Is junk DNA bunk? A critique of ENCODE.
ABSTRACT Do data from the Encyclopedia Of DNA Elements (ENCODE) project render the notion of junk DNA obsolete? Here, I review older arguments for junk grounded in the C-value paradox and propose a thought experiment to challenge ENCODE's ontology. Specifically, what would we expect for the number of functional elements (as ENCODE defines them) in genomes much larger than our own genome? If the number were to stay more or less constant, it would seem sensible to consider the rest of the DNA of larger genomes to be junk or, at least, assign it a different sort of role (structural rather than informational). If, however, the number of functional elements were to rise significantly with C-value then, (i) organisms with genomes larger than our genome are more complex phenotypically than we are, (ii) ENCODE's definition of functional element identifies many sites that would not be considered functional or phenotype-determining by standard uses in biology, or (iii) the same phenotypic functions are often determined in a more diffuse fashion in larger-genomed organisms. Good cases can be made for propositions ii and iii. A larger theoretical framework, embracing informational and structural roles for DNA, neutral as well as adaptive causes of complexity, and selection as a multilevel phenomenon, is needed.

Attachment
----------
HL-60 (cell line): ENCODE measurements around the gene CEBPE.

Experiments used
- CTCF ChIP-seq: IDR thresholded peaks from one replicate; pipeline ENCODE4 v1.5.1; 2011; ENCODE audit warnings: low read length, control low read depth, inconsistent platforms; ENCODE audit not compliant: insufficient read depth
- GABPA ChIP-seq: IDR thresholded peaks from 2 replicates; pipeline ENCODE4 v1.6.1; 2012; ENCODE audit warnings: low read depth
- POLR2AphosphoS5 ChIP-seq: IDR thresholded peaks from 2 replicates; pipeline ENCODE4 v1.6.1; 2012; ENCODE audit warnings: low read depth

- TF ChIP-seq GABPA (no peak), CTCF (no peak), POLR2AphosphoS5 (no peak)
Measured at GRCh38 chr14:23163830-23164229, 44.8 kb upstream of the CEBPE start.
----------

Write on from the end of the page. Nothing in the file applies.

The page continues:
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ABSTRACT: Interspecific hybridization leads to new interactions among divergent genomes, revealing the nature of genetic incompatibilities having accumulated during and after the origin of species. Conflicts associated with misregulation of transposable elements (TEs) in hybrids expectedly result in their activation and genome-wide changes that may be key to species boundaries. Repetitive genomes of wild wheats have diverged under differential dynamics of specific long terminal repeat retrotransposons (LTR-RTs), offering unparalleled opportunities to address the underpinnings of plant genome reorganization by selfish sequences. Using reciprocal F1 hybrids between three Aegilops species, restructuring and epigenetic repatterning was assessed at random and LTR-RT sequences with amplified fragment length polymorphism and sequence-specific amplified polymorphisms as well as their methylation-sensitive counterparts, respectively. Asymmetrical reorganization of LTR-RT families predicted to cause conflicting interactions matched differential survival of F1 hybrids. Consistent with the genome shock model, increasing divergence of merged LTR-RTs yielded higher levels of changes in corresponding genome fractions and lead to repeated reorganization of LTR-RT sequences in F1 hybrids. Such non-random reorganization of hybrid genomes is coherent with the necessary repression of incompatible TE loci in support of hybrid viability and indicates that TE-driven genomic conflicts may represent an overlooked factor supporting reproductive isolation. © 2015 The Author(s) Published by the Royal Society. All rights reserved.Proceedings of the Royal Society B: Biological Sciences 04/2015; 282(1804). DOI:10.1098/rspb.2014.2874 · 5.29 Impact Factor